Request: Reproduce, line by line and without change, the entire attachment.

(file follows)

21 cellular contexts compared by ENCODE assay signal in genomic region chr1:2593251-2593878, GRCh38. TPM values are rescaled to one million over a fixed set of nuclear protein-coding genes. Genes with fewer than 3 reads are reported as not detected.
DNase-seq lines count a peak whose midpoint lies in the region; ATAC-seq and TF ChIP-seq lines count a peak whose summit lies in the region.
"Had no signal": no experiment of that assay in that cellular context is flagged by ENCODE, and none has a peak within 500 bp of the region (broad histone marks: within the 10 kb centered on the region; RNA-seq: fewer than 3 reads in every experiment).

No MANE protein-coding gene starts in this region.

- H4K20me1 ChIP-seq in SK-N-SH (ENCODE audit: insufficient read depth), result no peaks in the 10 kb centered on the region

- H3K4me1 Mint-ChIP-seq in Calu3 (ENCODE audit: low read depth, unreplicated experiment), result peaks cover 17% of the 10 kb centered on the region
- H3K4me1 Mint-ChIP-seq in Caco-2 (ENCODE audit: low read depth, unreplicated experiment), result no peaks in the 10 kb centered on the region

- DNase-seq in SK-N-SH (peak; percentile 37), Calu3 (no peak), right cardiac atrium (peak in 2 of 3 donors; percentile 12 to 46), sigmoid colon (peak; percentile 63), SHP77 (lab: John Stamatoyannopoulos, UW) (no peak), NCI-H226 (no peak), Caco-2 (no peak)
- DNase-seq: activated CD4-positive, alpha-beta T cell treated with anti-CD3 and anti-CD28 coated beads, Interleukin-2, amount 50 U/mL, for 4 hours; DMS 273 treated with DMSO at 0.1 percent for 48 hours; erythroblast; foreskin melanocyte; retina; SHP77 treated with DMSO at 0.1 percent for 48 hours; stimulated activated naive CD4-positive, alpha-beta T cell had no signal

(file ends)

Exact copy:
21 cellular contexts compared by ENCODE assay signal in genomic region chr1:2593251-2593878, GRCh38. TPM values are rescaled to one million over a fixed set of nuclear protein-coding genes. Genes with fewer than 3 reads are reported as not detected.
DNase-seq lines count a peak whose midpoint lies in the region; ATAC-seq and TF ChIP-seq lines count a peak whose summit lies in the region.
"Had no signal": no experiment of that assay in that cellular context is flagged by ENCODE, and none has a peak within 500 bp of the region (broad histone marks: within the 10 kb centered on the region; RNA-seq: fewer than 3 reads in every experiment).

No MANE protein-coding gene starts in this region.

- H4K20me1 ChIP-seq in SK-N-SH (ENCODE audit: insufficient read depth), result no peaks in the 10 kb centered on the region

- H3K4me1 Mint-ChIP-seq in Calu3 (ENCODE audit: low read depth, unreplicated experiment), result peaks cover 17% of the 10 kb centered on the region
- H3K4me1 Mint-ChIP-seq in Caco-2 (ENCODE audit: low read depth, unreplicated experiment), result no peaks in the 10 kb centered on the region

- DNase-seq in SK-N-SH (peak; percentile 37), Calu3 (no peak), right cardiac atrium (peak in 2 of 3 donors; percentile 12 to 46), sigmoid colon (peak; percentile 63), SHP77 (lab: John Stamatoyannopoulos, UW) (no peak), NCI-H226 (no peak), Caco-2 (no peak)
- DNase-seq: activated CD4-positive, alpha-beta T cell treated with anti-CD3 and anti-CD28 coated beads, Interleukin-2, amount 50 U/mL, for 4 hours; DMS 273 treated with DMSO at 0.1 percent for 48 hours; erythroblast; foreskin melanocyte; retina; SHP77 treated with DMSO at 0.1 percent for 48 hours; stimulated activated naive CD4-positive, alpha-beta T cell had no signal